If your motor is smoking of cycling on and off, it is severly overheating. This guide discusses some of the conditions that cause your motor to overheat. If this problem isn't corrected, it will burn out your motor's windings and cause it to fail.
Note: A running motor that is too hot to touch is not necessarily overheating. If the automatic protector is not tripping and the actual running amps do not exceed the maximum amps on the nameplate, the motor is not overheating.
CLEAR DEBRIS - Clear away all debris in and around the motor's air vents at the base of the motor.
CHECK WIRING - Compare connections to wiring diagram on the label of the motor. Make sure motor is connected correctly for applied voltage.
MEASURE SUPPLY VOLTAGE - Use a multimeter to measure the voltage to the motor. Voltage should be + or – 10% of nameplated voltage. If it is higher that +10% call the local power company. If lower than –10% of the nameplated voltage check wire size from the service fuse box or circuit breaker.
Note: Electric demand on the power company varies. If the motor is nuisance tripping because of low voltage it may only trip during the part of the day when electrical usage is the highest. Do your voltage checks at that time of day.
CHECK AMBIENT TEMP - Pool motors are usually designed to operate up to 122 degrees Fahrenheit. Artificially high ambients can occur if a motor operates in a confined space and recirculates the same air or circulates air from another motor next to it.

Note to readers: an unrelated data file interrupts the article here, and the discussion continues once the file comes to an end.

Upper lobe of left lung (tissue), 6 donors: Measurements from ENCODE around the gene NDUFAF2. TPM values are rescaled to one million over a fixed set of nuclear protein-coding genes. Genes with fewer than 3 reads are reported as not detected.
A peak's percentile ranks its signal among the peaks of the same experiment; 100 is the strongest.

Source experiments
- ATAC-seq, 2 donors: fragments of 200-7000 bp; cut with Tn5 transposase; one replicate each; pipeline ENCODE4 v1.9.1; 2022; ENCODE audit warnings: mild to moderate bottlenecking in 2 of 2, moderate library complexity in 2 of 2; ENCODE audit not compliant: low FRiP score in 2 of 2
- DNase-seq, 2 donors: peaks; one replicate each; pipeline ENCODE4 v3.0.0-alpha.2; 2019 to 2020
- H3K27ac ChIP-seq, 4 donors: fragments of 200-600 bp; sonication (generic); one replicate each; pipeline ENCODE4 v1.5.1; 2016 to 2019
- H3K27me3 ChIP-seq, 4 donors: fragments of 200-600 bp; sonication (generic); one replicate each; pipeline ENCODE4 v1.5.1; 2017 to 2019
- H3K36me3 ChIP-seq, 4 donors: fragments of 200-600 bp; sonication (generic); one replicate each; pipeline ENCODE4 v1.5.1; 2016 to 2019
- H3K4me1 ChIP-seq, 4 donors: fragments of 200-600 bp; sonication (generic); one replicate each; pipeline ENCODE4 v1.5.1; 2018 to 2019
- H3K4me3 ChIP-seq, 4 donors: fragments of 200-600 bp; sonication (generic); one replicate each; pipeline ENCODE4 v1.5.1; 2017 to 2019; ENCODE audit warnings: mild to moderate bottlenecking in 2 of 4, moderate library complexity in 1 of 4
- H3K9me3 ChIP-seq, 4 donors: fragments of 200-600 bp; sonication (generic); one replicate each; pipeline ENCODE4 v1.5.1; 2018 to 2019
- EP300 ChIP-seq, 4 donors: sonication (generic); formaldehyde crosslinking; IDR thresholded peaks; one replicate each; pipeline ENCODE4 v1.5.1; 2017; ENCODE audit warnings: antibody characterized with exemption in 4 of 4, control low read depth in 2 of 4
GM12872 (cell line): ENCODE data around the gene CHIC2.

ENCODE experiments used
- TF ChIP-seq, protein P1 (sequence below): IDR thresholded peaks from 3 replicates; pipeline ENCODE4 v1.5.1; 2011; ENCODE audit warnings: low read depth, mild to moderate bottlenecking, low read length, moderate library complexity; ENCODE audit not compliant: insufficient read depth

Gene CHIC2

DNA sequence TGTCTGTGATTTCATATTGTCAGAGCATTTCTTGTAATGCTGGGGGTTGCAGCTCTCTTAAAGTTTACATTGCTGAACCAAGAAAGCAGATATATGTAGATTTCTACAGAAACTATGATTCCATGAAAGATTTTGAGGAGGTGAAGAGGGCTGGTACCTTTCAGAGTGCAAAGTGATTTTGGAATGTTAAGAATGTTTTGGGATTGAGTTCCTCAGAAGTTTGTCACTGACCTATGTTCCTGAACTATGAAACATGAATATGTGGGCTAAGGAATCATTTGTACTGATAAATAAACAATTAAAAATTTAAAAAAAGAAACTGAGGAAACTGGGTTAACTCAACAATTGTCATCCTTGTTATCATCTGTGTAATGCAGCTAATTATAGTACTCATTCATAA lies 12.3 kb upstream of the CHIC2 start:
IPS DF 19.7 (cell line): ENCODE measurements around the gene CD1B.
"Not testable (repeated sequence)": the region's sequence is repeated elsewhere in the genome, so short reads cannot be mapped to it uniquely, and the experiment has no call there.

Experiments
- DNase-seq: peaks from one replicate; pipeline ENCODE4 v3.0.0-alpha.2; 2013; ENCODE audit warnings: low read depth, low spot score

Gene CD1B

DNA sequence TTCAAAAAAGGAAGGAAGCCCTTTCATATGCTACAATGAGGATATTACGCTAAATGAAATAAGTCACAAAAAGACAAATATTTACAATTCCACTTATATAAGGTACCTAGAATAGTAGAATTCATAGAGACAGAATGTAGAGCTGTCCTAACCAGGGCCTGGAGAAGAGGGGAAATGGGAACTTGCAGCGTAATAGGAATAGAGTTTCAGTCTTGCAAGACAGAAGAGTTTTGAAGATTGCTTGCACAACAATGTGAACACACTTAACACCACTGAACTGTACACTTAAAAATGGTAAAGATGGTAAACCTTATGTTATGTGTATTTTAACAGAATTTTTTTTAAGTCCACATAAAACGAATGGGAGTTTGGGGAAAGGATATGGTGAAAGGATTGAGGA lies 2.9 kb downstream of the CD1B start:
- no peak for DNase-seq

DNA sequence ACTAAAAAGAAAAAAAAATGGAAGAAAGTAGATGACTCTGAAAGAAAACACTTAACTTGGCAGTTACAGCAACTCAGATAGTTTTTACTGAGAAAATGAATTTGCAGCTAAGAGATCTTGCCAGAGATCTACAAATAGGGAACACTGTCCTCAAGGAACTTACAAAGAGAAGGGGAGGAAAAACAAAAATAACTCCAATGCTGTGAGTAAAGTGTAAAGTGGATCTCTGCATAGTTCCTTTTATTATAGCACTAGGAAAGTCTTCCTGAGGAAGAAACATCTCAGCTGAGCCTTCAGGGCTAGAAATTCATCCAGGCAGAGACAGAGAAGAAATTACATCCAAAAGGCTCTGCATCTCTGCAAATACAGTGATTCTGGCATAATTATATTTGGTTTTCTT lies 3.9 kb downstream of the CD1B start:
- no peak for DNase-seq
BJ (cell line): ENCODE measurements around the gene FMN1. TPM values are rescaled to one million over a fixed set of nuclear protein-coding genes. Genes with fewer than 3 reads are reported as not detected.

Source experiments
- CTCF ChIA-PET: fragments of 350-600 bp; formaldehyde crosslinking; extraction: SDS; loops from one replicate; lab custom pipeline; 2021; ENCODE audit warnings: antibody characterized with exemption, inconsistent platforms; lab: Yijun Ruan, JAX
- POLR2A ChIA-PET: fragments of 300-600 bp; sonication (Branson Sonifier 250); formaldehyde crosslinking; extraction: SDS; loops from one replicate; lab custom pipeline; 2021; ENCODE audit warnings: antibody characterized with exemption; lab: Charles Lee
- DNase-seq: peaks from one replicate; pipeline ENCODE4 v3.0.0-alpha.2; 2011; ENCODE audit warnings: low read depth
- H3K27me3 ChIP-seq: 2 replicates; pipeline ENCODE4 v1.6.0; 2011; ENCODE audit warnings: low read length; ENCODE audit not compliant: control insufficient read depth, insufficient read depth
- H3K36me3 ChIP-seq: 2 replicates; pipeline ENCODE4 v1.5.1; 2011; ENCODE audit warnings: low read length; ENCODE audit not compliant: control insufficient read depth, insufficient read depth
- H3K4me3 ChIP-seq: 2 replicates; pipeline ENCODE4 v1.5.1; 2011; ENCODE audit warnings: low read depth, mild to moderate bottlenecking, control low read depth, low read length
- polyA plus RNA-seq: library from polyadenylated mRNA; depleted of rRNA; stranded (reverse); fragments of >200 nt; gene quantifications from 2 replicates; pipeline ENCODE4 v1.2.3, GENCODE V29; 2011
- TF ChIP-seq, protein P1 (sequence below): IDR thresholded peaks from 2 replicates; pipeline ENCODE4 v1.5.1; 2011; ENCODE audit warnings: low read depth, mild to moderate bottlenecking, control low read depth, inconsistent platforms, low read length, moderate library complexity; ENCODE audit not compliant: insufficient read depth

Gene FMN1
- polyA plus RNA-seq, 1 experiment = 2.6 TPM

CHECK AMPERAGE - If the amps are higher than nameplate amps but the voltage is acceptable, WITH THE POWER OFF, inspect the motor and the pump for mechanical obstructions that could cause an overload. A common obstruction is a clogged or worn impeller.
CHECK WINDINGS CONTINUITY - Check for continuity of the motor windings for damage or shorting.
CHECK CAPACITOR CONTINUITY - Check for continuity of the capacitors. Some motors have two capacitors, a run capacitor and a start capacitor. If the start capacitor has failed, your pump motor will not run.
CHECK MOTOR SIZE - Make sure the motor is not undersized. Remember, when replacing a pump or motor, the total horsepower is horsepower times service factor. The total horsepower must be equal to or greater than the pump/impeller rating.
CHECK MOTOR START SWITCH - Check the motor start switch and governor (if applicable) to make sure it is adjusted properly
and is operational. Governors on some motors will often stick in the open position.